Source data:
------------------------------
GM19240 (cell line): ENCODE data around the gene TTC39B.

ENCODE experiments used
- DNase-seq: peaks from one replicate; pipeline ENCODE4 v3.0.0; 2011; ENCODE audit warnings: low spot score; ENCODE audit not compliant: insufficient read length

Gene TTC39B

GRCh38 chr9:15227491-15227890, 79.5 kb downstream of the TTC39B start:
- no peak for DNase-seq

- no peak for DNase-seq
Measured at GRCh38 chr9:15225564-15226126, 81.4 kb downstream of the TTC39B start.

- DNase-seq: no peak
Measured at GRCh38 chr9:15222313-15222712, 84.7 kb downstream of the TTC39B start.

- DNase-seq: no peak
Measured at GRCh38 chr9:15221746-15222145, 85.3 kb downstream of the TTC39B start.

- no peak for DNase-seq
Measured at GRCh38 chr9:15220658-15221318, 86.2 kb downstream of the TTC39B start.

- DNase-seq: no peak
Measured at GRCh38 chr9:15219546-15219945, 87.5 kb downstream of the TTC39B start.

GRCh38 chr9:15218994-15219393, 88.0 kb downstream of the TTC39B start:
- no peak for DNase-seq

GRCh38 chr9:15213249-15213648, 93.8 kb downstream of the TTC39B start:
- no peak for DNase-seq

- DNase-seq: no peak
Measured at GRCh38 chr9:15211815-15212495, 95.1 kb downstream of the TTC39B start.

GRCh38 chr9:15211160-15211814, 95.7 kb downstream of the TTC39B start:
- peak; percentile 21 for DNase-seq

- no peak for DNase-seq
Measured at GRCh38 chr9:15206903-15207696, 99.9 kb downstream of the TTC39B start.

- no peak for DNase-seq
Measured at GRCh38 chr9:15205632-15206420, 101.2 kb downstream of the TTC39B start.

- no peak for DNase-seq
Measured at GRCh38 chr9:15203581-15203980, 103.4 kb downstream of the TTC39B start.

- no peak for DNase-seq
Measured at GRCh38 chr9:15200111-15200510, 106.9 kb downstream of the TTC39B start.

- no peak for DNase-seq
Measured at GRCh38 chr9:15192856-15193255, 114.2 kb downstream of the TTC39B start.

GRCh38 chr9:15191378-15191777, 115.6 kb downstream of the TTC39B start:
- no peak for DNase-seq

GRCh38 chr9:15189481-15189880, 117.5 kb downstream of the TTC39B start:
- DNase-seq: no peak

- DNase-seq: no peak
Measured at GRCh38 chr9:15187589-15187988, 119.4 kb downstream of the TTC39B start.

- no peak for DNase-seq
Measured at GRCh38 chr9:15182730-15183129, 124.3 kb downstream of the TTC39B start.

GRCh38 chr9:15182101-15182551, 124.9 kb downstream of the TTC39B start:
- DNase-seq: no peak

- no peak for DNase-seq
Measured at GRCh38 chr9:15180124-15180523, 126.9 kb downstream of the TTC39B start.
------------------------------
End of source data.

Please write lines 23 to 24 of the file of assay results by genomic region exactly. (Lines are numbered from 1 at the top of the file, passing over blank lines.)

GRCh38 chr9:15211160-15211814, 95.7 kb downstream of the TTC39B start:
- peak; percentile 21 for DNase-seq